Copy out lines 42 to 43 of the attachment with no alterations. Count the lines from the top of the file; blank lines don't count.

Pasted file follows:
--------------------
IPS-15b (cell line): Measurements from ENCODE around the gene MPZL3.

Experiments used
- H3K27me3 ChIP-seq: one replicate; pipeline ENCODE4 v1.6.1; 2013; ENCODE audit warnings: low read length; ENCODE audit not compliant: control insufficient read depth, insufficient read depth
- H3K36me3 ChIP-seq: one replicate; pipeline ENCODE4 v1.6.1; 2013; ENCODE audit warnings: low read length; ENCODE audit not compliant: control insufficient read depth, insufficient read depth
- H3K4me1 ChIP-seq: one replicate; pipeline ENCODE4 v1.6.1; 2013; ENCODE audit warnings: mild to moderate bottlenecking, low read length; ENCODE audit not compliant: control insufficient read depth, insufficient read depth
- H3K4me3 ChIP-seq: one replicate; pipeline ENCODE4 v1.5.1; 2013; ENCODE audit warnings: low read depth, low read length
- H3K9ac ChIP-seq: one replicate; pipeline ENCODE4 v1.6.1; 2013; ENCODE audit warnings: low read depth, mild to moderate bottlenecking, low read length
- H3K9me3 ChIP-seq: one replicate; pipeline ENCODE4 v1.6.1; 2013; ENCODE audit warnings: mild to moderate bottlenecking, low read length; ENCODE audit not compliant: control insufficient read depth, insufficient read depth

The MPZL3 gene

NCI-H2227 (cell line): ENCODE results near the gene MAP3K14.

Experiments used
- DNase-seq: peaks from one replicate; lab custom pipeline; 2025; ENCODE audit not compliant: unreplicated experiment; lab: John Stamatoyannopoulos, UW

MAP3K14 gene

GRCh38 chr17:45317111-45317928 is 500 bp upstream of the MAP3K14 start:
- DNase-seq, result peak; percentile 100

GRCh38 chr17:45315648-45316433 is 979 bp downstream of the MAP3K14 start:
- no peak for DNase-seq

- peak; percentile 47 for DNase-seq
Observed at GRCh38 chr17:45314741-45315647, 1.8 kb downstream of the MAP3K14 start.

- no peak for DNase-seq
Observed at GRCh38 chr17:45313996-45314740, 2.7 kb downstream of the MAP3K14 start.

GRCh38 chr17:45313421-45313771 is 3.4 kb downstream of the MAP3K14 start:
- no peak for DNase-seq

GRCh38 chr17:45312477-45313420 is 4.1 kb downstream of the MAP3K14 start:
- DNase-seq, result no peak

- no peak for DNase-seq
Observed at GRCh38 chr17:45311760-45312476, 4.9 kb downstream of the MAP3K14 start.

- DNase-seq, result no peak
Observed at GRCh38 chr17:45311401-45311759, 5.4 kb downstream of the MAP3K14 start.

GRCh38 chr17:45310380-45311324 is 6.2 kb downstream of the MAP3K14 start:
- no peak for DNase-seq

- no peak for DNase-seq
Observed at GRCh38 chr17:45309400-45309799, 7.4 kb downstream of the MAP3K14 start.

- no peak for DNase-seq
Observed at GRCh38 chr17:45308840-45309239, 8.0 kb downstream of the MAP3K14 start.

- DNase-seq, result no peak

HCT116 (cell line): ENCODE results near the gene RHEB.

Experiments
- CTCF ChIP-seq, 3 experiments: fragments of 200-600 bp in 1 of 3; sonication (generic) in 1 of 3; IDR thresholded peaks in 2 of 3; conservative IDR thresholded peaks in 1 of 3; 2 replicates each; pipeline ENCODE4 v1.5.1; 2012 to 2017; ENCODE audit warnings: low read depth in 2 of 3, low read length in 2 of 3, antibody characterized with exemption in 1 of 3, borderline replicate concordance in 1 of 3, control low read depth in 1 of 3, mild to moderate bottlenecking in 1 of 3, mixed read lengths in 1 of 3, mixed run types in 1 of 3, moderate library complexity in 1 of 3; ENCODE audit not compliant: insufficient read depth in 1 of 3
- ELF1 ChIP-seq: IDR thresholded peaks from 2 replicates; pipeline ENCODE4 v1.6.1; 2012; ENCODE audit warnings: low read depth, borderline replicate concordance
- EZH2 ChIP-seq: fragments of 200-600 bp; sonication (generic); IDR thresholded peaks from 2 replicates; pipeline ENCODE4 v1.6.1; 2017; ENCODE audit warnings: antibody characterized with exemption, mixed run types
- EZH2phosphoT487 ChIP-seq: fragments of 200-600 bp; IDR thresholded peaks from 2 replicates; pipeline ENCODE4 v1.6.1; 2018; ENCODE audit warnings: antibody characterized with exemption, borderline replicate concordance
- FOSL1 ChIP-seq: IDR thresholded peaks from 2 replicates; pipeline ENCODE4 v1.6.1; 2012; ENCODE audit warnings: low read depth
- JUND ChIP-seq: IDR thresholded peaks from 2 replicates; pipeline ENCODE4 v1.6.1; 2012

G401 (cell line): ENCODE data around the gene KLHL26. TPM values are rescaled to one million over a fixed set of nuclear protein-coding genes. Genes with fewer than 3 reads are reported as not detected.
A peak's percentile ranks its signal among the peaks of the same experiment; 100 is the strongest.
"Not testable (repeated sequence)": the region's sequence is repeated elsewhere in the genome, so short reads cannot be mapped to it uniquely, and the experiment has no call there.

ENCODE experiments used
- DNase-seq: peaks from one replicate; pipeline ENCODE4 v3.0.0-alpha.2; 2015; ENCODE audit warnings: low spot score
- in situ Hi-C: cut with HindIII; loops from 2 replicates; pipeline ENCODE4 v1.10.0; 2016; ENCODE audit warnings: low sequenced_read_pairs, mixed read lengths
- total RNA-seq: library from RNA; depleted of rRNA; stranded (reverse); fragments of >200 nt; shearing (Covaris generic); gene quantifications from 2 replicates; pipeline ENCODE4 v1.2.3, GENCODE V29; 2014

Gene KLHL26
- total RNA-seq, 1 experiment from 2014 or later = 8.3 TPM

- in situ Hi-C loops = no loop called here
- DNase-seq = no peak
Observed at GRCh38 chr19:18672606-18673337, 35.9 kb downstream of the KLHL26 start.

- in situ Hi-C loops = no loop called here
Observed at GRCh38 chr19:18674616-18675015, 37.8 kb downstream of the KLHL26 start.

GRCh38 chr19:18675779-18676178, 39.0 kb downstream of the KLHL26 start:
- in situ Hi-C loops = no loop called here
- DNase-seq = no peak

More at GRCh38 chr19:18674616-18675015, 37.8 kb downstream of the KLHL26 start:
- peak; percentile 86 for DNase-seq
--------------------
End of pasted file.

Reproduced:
- EZH2phosphoT487 ChIP-seq: fragments of 200-600 bp; IDR thresholded peaks from 2 replicates; pipeline ENCODE4 v1.6.1; 2018; ENCODE audit warnings: antibody characterized with exemption, borderline replicate concordance
- FOSL1 ChIP-seq: IDR thresholded peaks from 2 replicates; pipeline ENCODE4 v1.6.1; 2012; ENCODE audit warnings: low read depth